Between now and then, my survey of lawyers and insiders show mixed opinion, but the smartest and most connected folks I know believe absolutely nothing happens until the CBOE filing is dealt with, and even then, I’m left with extreme skepticism the SEC allows anything novel or innovative to happen on their watch without another APA lawsuit.

I’m not suggesting they have any good reason to deny the filings: “You let Vanguard do it” is a very good argument. But lets remember the whole reason the SEC is concerned about a blanket approval — they’re worried about conflicts of interest and cross-class subsidization. They’re worried that (say) a fund having a bunch of different share classes with different fee structures creates the potential that one class might benefit the firm more than others, or might lead to investor confusion and differential incentives that put one class of investor ahead of another in some way. And yes, they’re worried that having one share class (the ETF share class) wash out capital gains for the whole pool of assets (as it has with Vanguard) through heartbeat trades while other share classes “free ride” on the ETF creation/redemption process creates disparate treatment.

These are completely reasonable concerns. I’m not saying they are accurate concerns — I think it’s hard to show the harm to ETF shareholders, for instance, if they engage in “excessive” heartbeat trades designed just to run decades worth of embedded gains through the scrubber. But they are not irrational concerns.

It’s not clear that the IRS could just change the playing field – the tax treatment of in-kind transfers is hardly a new thing, and plenty of tax attorneys have been recommending changes (and ensuring their unemployment in finance) for years. Every so often a big paper title like this one gets things stirred up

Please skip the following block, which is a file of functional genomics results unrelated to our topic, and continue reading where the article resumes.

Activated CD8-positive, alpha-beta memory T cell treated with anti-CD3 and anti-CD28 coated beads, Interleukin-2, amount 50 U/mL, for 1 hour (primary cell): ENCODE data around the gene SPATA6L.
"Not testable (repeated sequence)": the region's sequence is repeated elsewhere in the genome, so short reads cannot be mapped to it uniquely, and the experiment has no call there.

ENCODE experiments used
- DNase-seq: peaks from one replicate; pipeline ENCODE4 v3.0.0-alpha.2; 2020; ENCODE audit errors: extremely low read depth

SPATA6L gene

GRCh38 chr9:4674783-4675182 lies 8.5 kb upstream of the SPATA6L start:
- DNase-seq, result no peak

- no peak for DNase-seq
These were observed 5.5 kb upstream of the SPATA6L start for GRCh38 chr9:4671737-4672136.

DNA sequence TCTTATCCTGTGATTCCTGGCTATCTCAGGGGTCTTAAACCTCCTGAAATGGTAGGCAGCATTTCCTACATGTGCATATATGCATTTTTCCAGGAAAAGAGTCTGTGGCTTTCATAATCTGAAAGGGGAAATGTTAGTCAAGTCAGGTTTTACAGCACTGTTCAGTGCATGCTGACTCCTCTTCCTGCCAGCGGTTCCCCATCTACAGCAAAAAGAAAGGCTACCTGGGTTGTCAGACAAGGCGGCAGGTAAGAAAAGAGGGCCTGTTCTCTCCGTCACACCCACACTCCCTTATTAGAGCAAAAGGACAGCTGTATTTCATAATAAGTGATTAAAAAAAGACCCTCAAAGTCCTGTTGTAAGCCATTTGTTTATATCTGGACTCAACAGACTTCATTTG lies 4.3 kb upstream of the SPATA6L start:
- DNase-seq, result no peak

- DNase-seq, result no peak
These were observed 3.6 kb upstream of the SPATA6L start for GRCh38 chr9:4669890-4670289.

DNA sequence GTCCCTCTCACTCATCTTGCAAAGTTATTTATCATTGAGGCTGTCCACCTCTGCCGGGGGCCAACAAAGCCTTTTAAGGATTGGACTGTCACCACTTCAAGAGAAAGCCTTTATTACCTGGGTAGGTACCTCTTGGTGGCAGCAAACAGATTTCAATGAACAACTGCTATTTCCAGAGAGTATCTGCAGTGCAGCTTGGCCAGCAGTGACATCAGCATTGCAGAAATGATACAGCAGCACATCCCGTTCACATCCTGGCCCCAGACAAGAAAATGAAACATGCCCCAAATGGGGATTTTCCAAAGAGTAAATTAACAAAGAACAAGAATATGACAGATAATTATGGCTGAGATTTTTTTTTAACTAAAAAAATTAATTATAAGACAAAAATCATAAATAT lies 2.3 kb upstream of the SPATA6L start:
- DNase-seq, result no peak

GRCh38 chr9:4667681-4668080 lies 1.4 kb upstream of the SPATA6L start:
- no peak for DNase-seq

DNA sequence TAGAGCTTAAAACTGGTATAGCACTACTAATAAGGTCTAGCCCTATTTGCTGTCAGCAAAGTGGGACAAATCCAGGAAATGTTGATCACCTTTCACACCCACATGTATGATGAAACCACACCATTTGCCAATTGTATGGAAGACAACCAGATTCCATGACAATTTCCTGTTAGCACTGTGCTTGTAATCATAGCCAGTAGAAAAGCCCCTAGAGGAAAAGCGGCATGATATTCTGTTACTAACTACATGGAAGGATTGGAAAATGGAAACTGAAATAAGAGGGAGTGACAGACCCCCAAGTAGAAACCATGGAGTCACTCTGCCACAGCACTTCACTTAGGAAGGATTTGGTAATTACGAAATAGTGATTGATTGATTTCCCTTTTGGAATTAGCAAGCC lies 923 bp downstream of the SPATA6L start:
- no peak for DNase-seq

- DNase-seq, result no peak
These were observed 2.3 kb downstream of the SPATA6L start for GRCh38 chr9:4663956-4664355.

But then something shiny happens and we forget about it entirely. You know what will make the IRS *not* forget about it? Suing the SEC over how unfair it is that your ETF company can’t play Vanguard’s game. It likely takes more than just a smart IRS employee. It probable takes congress. But that’s not off the table at all.

Senator Wyden failed in his hamhanded attempt to remove:

“Section 311(b) shall not apply to any distribution by a regulated investment company to which this part applies, if such distribution is in redemption of its stock upon the demand of the shareholder.” 

from the code in 2021 but I wouldn’t bet on that lasting forever.

Given a choice between keeping the code intact, or opening up the share class floodgate, I know which door I’d pick.

Square-Peg 401ks

I was pretty negative on ETFs and 401k plans and I still am, but that won’t keep the industry from trying. While I may think there’s just no reason nor enough demand to crack the 401k market open to ETFs (CITs are a better fit in every regard, IMHO), I could absolutely be wrong. The most interesting way would be for Anna Paglia (New head of SSGA, and I’m a big fan), to make good on her promise to Bloomberg a few weeks ago.